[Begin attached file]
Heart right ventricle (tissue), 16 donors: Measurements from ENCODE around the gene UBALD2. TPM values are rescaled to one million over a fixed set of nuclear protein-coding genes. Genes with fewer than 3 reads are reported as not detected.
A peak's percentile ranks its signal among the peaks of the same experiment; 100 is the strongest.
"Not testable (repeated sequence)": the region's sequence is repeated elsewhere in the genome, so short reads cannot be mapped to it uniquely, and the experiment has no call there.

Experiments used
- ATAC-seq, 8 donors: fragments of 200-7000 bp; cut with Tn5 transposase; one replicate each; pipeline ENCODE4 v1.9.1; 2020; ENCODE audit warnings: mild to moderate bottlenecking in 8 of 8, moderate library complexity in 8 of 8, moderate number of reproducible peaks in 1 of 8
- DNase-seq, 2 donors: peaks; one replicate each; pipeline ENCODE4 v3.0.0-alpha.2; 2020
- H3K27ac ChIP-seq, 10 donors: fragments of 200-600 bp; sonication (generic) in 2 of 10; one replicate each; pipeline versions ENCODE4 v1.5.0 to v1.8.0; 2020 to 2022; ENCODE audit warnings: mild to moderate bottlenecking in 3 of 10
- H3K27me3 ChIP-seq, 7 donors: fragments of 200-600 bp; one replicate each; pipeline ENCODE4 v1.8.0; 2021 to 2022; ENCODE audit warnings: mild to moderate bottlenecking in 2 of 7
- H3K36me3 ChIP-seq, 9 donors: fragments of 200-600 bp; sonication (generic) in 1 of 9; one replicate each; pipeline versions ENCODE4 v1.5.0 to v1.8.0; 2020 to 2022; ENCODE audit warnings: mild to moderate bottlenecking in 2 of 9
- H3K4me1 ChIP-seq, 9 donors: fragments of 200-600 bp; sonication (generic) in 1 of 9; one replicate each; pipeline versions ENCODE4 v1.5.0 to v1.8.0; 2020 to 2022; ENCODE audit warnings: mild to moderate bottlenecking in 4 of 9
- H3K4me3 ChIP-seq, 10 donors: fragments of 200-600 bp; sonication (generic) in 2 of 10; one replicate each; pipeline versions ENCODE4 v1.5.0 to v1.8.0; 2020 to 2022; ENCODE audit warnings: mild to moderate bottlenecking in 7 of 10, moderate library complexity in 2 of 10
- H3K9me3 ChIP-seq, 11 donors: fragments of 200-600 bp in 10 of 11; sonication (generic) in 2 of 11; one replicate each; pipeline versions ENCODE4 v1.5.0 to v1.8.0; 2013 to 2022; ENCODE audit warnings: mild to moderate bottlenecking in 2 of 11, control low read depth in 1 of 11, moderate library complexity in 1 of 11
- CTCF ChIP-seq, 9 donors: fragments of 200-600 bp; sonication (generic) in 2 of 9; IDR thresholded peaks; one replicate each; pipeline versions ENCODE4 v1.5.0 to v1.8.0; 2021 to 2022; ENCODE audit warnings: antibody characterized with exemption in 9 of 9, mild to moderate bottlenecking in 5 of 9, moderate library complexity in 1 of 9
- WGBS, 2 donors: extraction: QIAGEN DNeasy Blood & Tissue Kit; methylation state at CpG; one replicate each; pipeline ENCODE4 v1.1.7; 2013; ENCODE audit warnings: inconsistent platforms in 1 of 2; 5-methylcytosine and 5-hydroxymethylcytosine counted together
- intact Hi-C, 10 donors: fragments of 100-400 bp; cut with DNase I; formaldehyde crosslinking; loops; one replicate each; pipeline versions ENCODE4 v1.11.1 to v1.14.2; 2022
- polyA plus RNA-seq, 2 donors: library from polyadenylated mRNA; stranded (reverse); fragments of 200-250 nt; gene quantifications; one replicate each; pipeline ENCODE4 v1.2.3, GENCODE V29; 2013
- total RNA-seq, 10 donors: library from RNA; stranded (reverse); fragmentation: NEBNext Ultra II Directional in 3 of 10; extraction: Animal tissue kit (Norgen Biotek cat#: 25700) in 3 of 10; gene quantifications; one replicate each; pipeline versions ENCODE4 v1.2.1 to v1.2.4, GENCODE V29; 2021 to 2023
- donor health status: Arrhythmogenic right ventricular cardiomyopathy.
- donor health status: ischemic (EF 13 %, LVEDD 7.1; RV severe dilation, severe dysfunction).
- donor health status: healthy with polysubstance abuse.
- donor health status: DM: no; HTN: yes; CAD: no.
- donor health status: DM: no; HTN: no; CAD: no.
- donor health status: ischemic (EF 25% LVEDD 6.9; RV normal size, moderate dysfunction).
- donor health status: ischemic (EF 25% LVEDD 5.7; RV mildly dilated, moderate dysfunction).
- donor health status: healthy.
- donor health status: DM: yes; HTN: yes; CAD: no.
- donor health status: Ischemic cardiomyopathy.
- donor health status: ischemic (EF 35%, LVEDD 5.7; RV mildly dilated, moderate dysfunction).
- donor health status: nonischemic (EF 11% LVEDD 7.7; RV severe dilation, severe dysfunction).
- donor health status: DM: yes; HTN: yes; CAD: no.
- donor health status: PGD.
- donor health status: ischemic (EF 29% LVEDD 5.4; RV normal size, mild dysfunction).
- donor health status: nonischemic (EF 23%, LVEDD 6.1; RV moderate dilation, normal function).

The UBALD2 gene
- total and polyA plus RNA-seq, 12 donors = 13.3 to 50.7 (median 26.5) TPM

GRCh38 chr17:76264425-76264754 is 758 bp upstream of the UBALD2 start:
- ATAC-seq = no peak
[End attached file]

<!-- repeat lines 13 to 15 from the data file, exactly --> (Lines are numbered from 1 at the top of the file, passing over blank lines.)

- CTCF ChIP-seq, 9 donors: fragments of 200-600 bp; sonication (generic) in 2 of 9; IDR thresholded peaks; one replicate each; pipeline versions ENCODE4 v1.5.0 to v1.8.0; 2021 to 2022; ENCODE audit warnings: antibody characterized with exemption in 9 of 9, mild to moderate bottlenecking in 5 of 9, moderate library complexity in 1 of 9
- WGBS, 2 donors: extraction: QIAGEN DNeasy Blood & Tissue Kit; methylation state at CpG; one replicate each; pipeline ENCODE4 v1.1.7; 2013; ENCODE audit warnings: inconsistent platforms in 1 of 2; 5-methylcytosine and 5-hydroxymethylcytosine counted together
- intact Hi-C, 10 donors: fragments of 100-400 bp; cut with DNase I; formaldehyde crosslinking; loops; one replicate each; pipeline versions ENCODE4 v1.11.1 to v1.14.2; 2022